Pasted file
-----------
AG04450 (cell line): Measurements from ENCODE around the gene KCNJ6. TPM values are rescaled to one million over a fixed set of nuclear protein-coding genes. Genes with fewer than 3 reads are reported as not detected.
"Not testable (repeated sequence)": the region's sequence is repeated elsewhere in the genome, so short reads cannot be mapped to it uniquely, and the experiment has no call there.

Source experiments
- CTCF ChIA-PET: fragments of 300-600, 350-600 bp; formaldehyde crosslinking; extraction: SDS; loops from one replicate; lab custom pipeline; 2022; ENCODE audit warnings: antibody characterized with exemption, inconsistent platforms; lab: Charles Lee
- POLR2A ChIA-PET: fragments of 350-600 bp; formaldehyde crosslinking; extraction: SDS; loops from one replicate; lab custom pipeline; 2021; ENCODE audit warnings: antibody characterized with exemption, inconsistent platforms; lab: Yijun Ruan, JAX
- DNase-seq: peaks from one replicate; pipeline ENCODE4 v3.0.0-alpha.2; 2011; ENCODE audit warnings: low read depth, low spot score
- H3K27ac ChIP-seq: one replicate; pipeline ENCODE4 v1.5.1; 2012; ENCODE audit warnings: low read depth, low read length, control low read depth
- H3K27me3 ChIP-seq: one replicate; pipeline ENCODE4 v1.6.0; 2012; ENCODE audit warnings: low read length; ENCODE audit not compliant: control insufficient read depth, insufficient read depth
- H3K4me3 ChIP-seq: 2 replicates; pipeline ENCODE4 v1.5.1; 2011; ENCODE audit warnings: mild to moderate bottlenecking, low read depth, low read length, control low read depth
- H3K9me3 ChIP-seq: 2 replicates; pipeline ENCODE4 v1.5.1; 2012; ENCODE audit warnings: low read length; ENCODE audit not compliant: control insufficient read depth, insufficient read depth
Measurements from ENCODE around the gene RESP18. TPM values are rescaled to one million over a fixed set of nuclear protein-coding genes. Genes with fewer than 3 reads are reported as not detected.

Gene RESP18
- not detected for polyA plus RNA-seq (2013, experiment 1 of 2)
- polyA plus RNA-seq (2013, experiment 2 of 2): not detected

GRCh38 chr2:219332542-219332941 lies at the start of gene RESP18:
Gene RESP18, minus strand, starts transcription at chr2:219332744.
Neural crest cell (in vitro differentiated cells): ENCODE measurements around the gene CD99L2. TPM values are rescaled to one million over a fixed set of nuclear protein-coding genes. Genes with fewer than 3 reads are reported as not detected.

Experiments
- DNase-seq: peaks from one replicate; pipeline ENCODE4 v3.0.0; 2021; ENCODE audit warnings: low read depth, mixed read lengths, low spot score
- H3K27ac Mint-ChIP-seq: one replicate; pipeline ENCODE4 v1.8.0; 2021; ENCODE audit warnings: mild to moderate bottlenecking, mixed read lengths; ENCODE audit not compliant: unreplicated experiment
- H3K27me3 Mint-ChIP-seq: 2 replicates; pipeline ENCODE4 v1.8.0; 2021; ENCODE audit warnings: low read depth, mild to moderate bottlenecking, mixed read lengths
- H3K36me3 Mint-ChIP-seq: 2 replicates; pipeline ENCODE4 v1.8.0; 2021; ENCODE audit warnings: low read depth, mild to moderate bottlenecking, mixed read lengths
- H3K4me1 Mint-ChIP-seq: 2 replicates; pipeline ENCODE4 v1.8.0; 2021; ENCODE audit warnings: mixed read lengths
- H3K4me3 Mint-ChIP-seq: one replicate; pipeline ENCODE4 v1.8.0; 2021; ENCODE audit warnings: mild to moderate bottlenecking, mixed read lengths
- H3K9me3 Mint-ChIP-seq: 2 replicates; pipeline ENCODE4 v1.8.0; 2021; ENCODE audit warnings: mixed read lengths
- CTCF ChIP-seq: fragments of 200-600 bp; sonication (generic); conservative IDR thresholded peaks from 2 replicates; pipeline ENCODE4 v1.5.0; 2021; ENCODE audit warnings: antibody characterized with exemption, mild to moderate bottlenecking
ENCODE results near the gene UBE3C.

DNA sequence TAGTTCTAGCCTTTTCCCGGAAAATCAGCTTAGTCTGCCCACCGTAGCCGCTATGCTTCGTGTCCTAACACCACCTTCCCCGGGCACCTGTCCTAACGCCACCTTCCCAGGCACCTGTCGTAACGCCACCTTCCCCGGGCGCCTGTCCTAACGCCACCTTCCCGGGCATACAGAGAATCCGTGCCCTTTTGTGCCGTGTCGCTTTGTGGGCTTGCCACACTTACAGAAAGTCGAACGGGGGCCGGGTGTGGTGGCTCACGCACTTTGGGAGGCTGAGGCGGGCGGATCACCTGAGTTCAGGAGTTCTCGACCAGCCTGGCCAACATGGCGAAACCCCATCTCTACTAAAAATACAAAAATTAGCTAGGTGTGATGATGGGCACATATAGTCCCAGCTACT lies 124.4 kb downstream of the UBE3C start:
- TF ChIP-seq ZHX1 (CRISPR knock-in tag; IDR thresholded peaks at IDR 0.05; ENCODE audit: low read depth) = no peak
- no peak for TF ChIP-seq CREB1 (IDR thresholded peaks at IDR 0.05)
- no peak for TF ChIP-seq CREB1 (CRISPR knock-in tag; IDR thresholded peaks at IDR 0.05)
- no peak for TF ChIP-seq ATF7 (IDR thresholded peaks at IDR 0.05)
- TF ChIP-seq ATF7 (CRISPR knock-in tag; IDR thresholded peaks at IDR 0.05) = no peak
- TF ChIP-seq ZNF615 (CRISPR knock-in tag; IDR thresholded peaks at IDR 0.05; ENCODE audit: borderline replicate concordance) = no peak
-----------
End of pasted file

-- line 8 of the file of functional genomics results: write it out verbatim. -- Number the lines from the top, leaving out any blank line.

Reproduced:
- H3K27me3 ChIP-seq: one replicate; pipeline ENCODE4 v1.6.0; 2012; ENCODE audit warnings: low read length; ENCODE audit not compliant: control insufficient read depth, insufficient read depth